DT on Dance Moms: The Pyramid Scheme

If you’re like us, you were thrilled to see that there would finally be a reality show about the world of competitive dancing—showing off the hard work, creative choreography and talented youngsters that make competitions and conventions so wonderful. Then came Dance Moms.


Lifetime’s new show didn’t exactly live up to our expectations. While there’s no question that Abby Lee Miller of Abby Lee Dance Studio in Pittsburgh, PA, turns out fabulous competitors, we have some concerns about her tactics—many of which, we are sure, were edited by producers for shock value. Each week, DT will speak up here about an issue that we find particularly pressing in the most recent episode. But please don’t let this be a one-sided conversation. What do you think about each episode? Do you like the way that competitive dance is being portrayed? Do you do things differently? We’ve started the discussion on our Facebook page. Keep it going!


This week’s issue: Casting


On the series premier, the children and their mothers were shocked to learn that Abby Lee had implemented a new casting system at her studio: the pyramid. Nothing starts drama quite as easily as ranking your students—one on top, two in the middle, and three on the very bottom.  


 “Everyone wants to be front and center, I hear it all the time,” says Abby Lee. “Whoever is in the front and center, they can’t make a mistake, they are holding that group together.” No pressure, right? And this week, it’s 9-year-old Maddie who gets that honor—along with all the dirty looks, rude comments and demand to be perfect that come along with it. Even her mom gets attitude from other moms based on Abby Lee’s decision. How can you avoid putting too much stress on one student? How can you make dancers feel important, even if they’re not in the lead role? Here are DT’s tips:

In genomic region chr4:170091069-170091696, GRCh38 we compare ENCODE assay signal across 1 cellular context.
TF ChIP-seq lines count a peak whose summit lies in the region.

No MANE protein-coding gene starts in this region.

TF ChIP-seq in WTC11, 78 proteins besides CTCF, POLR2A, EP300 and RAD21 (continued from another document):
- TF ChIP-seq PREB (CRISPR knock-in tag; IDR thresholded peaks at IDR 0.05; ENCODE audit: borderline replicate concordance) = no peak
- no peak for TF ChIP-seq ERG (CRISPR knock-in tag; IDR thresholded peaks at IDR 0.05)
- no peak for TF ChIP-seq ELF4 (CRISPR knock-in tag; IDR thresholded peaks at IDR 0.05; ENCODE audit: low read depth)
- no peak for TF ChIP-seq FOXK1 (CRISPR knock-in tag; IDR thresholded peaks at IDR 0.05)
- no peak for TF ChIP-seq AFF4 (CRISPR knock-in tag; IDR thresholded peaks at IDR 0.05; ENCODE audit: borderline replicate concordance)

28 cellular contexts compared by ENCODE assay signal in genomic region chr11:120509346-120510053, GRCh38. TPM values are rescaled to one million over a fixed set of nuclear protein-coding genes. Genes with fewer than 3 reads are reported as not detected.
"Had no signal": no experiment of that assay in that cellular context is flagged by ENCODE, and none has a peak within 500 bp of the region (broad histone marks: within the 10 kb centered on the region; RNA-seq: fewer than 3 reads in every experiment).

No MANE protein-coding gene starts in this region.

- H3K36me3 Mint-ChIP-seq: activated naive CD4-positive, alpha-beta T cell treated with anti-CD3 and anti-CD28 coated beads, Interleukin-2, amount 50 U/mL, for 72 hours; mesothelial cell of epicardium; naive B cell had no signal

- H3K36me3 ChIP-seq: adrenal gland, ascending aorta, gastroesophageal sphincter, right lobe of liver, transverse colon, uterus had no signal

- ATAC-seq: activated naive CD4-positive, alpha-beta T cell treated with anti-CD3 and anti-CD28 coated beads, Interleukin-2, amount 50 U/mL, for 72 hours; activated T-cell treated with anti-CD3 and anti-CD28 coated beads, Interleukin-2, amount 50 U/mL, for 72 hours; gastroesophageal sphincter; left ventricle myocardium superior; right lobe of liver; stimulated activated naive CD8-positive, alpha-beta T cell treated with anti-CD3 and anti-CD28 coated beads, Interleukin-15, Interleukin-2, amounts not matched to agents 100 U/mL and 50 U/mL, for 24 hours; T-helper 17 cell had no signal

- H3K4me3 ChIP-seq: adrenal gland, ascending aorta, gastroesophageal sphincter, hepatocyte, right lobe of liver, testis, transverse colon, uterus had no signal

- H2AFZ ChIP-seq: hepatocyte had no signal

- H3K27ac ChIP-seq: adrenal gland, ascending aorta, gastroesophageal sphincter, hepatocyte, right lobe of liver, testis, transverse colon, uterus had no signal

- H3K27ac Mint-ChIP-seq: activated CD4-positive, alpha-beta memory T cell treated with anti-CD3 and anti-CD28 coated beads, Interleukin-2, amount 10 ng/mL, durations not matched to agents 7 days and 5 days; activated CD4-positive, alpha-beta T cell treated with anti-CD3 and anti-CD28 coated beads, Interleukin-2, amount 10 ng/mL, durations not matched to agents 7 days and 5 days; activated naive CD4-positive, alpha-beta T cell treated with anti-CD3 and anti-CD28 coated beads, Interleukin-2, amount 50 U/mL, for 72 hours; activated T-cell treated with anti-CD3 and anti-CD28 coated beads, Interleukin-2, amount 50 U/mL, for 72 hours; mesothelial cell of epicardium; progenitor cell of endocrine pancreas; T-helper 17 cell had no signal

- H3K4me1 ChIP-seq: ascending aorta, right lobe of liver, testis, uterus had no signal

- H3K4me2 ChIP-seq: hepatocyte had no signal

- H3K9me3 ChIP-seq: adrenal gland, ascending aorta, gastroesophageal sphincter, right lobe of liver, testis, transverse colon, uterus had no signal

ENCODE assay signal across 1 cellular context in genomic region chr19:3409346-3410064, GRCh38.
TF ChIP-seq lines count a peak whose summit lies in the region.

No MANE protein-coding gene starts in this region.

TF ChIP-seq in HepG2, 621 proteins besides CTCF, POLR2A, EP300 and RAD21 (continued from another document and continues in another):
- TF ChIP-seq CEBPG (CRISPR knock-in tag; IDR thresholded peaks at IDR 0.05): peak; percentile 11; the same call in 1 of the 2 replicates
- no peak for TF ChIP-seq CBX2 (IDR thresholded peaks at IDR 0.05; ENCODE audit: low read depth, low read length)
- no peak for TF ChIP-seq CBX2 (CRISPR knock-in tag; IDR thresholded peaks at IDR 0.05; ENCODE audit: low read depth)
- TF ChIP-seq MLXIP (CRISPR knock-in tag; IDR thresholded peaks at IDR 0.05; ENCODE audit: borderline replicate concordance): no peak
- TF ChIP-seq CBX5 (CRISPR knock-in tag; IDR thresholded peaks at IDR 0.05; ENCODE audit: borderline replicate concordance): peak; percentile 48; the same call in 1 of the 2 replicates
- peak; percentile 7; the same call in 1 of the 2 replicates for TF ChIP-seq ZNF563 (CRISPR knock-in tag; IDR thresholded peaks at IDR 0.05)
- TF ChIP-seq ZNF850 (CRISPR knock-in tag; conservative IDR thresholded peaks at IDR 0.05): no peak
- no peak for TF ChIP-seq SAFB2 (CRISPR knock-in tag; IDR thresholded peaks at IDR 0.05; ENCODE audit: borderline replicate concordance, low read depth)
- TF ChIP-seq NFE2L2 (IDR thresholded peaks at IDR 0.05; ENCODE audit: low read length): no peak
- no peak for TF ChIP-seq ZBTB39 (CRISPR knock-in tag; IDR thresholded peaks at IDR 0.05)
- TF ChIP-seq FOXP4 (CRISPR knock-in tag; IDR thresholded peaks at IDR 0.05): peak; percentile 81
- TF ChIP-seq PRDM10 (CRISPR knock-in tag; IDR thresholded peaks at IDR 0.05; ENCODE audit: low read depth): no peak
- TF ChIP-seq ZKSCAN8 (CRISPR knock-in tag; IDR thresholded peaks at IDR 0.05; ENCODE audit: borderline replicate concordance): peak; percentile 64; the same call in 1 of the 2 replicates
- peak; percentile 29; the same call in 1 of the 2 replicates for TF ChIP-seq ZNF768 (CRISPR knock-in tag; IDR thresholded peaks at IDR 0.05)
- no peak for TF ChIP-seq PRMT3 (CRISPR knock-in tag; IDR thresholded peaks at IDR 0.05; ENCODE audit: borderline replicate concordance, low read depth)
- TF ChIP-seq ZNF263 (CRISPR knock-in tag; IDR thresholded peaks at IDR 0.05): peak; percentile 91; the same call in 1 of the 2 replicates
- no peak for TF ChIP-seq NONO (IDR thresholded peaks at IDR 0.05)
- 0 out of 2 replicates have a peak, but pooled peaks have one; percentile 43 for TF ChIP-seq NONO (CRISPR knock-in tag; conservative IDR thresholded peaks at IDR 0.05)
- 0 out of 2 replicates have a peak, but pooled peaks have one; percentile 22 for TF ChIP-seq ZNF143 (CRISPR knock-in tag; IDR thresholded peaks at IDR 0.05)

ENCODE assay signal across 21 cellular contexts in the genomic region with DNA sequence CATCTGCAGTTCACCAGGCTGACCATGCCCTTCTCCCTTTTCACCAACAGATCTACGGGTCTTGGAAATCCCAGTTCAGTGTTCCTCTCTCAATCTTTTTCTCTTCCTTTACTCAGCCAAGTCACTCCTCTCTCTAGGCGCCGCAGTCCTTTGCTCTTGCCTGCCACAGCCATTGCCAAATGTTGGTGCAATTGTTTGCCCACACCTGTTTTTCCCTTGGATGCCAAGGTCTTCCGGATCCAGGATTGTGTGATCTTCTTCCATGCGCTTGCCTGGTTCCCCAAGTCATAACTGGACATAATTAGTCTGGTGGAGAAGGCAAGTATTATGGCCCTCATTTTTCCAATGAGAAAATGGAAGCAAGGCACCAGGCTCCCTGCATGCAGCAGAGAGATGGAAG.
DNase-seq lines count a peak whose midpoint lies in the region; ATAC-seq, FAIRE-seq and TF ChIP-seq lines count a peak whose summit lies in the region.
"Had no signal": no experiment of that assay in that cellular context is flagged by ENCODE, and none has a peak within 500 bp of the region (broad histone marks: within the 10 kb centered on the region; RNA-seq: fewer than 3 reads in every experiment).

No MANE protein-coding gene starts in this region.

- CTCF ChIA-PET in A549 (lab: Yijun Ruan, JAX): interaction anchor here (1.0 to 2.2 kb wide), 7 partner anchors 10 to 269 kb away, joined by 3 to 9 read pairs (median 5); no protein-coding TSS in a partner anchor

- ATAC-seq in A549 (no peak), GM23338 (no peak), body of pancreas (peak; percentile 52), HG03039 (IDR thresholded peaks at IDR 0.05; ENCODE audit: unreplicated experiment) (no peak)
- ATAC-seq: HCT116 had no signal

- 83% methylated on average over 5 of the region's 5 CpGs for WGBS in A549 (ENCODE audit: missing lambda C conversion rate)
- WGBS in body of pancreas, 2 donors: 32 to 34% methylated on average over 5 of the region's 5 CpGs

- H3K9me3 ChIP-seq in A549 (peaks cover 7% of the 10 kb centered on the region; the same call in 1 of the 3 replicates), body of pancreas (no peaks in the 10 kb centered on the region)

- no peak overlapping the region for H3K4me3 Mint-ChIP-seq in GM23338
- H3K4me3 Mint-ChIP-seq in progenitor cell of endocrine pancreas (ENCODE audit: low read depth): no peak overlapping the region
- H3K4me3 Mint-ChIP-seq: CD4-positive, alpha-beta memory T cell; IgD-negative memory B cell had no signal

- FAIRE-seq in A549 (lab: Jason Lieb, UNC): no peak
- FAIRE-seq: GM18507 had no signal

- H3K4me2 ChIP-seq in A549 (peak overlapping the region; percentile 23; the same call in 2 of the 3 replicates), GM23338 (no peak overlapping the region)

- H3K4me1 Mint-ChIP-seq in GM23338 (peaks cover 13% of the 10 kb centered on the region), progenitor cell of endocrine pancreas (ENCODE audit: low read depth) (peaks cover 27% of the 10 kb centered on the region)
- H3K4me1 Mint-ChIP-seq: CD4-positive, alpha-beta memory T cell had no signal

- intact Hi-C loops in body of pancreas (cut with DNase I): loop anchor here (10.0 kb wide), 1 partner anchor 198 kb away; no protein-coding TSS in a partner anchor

(Tips based on "The Politics of Casting" by Leigh Kamping-Carder.)


1. It helps to choose choreography that allows numerous students to play special roles. And, if you are performing a routine more than once, try having multiple casts to give more students the chance to shine.


2. Don’t play favorites. That may mean taking casting out of your hands and asking choreographers or neutral judges to make the hard decisions.


3. For those who miss out on the solos, explain why (maybe they failed to take extra classes or languished in the back of the classroom every week) and always encourage the hopefuls that the next competition may be their moment.


4. Make sure students completely understand the casting process. Be truthful about their abilities, but emphasize that dancers lose out on roles for countless reasons: lack of preparation, weakness in certain techniques, inexperience with auditions or simply not being suited to a role. Give them confidence in your objectivity.


5. Of course, even a fair and transparent casting process can make rivals of classmates. Minimize fallout by explaining to students the importance of always being kind and don’t stand for any snide comments that you may hear.


6. Ironically, it is often the parents who are angriest when that list of names goes up (enter Dance Moms). But it’s important to educate parents about the casting process as well. If you are truly being fair and not playing favorites, they will understand. Transparency and honest communication are the most important things when it comes to casting.


To end, we leave you with our favorite quote from this week’s episode: “Pink isn’t a color, but it is a way of life.” —Cathy (Vivi-Anne’s dance mom)

 And don’t forget to leave your comments on our Facebook page discussion board! 





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